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    Description

    Unique Unmarked Takedown Conversion American Halfstock Percussion Plains Rifle. .69 cal., 30-5/8" rifled half-round/half-octagonal barrel with molded band at mid point. Steel under-rib. Blade front sight and dovetailed buckhorn-style rear sight. Bottom of barrel at breech marked: P[eagle]H. Unmarked banana shaped lock with barrel-type bolster. Set-triggers. Saddle ring. Tiger maple stock and fore-end with engraved brass furniture. Hand-crafted brass wedges. Scrolling triggerguard. Wooden ramrod [illustrated on p. 344, 1997 edition of Civil War Guns by gun researcher and author William B. Edwards]. It was Edwards' belief that this rifle was possibly one of numerous guns built near Harper's Ferry for Lewis, Clark & Chasteau to be used on the U.S. "Exploring Expedition" to the Pacific Coast. This is only speculation on Edwards' part. Lewis & Clarke historian S.K. Wier states: "Two kinds of guns were the main reliance of the explorers. Lewis obtained fifteen rifles at Harper's Ferry Arsenal in the spring of 1803". Apparently these were the '1792 Contract Rifle,' modified for the expedition with Harper's Ferry model 1803 locks and patchboxes. They were plain, Pennsylvania-style rifles, with no ornamentation, hand-made by gunsmiths in Pennsylvania. Full stocked, they had an original barrel length of 42 inches, which was likely shortened a bit for the expedition, and caliber at least 49 and perhaps as large as 54. The other gun of daily use was the “Charleville pattern” musket, the standard firearm of US soldiers of the period. It is a 69 caliber smoothbore, and is now called the 'Model 1795 Springfield' musket. Both the rifle and musket weighed nearly ten pounds and required most of a minute to load a single patched shot." Edwards' speculation on this rifle is intriguing, especially due to the U.S. eagle marking on the bottom of barrel and the unique takedown feature. If one rejects the Lewis & Clarke association, it opens the door for research in other areas which might be equally revealing. Among the suggested makers is Peter Hardinger of Berks County, PA, who made Pennsylvania style rifles.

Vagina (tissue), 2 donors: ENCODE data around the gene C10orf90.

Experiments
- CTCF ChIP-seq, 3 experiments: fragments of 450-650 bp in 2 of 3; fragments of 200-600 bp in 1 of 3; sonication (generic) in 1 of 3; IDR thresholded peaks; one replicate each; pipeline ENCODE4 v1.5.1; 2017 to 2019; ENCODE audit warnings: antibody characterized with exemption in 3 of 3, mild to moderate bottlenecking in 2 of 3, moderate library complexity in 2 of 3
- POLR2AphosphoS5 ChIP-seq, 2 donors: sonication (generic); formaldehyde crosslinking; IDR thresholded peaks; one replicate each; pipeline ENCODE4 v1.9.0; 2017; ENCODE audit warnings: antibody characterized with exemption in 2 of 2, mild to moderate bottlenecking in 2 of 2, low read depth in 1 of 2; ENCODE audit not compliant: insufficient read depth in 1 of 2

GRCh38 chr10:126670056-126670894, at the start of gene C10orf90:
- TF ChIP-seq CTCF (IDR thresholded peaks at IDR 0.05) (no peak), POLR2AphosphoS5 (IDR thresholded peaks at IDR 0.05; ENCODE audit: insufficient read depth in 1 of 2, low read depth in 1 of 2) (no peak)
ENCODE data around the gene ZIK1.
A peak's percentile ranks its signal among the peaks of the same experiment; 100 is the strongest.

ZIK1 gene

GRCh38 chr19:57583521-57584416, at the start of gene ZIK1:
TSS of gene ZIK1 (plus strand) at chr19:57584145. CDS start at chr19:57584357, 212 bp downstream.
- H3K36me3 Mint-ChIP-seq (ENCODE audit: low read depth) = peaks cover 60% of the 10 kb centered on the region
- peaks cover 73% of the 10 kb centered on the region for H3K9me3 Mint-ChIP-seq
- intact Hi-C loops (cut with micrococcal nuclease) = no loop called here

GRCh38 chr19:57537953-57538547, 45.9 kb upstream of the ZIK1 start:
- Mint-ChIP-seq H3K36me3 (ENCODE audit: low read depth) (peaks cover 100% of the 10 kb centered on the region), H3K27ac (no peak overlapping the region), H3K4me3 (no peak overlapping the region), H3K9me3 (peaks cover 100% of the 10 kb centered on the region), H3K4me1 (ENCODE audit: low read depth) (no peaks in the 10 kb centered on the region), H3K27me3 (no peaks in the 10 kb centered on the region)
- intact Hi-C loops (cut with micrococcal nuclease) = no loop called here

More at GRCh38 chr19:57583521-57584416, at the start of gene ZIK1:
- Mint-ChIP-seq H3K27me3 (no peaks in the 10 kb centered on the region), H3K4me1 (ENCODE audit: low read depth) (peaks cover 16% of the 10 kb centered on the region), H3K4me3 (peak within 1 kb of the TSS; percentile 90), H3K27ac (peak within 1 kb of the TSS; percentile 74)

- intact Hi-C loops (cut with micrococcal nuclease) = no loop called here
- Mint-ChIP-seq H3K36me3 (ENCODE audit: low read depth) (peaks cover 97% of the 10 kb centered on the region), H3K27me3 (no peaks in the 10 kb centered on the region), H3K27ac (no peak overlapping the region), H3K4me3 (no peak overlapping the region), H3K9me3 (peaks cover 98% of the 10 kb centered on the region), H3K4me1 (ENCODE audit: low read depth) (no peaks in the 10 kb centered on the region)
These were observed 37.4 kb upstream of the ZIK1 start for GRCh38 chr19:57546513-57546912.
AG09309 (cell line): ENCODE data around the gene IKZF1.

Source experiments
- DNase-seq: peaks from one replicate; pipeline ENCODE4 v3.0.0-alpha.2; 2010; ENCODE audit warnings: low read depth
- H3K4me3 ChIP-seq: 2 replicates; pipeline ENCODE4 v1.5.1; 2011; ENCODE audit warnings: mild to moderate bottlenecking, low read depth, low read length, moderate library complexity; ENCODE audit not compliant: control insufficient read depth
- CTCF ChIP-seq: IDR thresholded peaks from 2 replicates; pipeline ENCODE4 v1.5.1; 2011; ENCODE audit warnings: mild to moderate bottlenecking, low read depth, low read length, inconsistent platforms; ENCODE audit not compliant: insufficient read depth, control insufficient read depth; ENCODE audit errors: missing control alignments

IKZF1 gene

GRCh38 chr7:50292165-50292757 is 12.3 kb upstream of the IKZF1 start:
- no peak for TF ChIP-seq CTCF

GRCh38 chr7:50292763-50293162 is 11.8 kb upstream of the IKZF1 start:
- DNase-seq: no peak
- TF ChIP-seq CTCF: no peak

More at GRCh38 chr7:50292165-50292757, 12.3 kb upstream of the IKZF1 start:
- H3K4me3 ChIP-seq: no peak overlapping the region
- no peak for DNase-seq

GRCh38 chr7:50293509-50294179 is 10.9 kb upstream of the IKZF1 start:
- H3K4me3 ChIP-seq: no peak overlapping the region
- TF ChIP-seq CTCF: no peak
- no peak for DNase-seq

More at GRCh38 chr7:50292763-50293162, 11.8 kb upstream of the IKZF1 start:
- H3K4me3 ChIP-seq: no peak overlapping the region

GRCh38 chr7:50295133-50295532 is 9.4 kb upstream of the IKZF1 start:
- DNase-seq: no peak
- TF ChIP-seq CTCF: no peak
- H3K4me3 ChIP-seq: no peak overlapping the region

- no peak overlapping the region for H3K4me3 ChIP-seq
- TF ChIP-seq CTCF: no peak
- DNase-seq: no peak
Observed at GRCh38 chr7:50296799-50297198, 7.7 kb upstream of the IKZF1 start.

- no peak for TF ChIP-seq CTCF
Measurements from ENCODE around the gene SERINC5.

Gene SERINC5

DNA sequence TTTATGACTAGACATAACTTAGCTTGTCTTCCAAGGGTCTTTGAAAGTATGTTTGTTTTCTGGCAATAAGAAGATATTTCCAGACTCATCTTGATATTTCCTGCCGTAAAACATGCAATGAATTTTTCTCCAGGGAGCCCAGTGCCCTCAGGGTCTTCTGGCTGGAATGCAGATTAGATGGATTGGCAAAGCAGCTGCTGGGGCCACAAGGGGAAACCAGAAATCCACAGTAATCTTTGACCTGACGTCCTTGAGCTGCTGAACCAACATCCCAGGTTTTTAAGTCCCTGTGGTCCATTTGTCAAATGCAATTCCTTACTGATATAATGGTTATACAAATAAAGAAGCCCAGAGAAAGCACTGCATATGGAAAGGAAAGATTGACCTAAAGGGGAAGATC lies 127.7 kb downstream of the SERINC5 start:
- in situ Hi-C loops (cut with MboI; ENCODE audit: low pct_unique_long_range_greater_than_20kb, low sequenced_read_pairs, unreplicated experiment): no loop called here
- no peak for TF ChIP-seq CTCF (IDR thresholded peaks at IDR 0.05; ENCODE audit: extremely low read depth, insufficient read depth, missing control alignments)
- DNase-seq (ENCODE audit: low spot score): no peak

William B. Edwards CollectionCondition: Good as configured. Metal with grey-brown patina and showing minor spots of pitting. Wood with wear and marks. Patchbox sprung. Action good.


    Auction Info

    Auction Dates
    July, 2011
    30th Saturday
    Internet/Mail Bids: 1
    Lot Tracking Activity: N/A
    Page Views: 1,150

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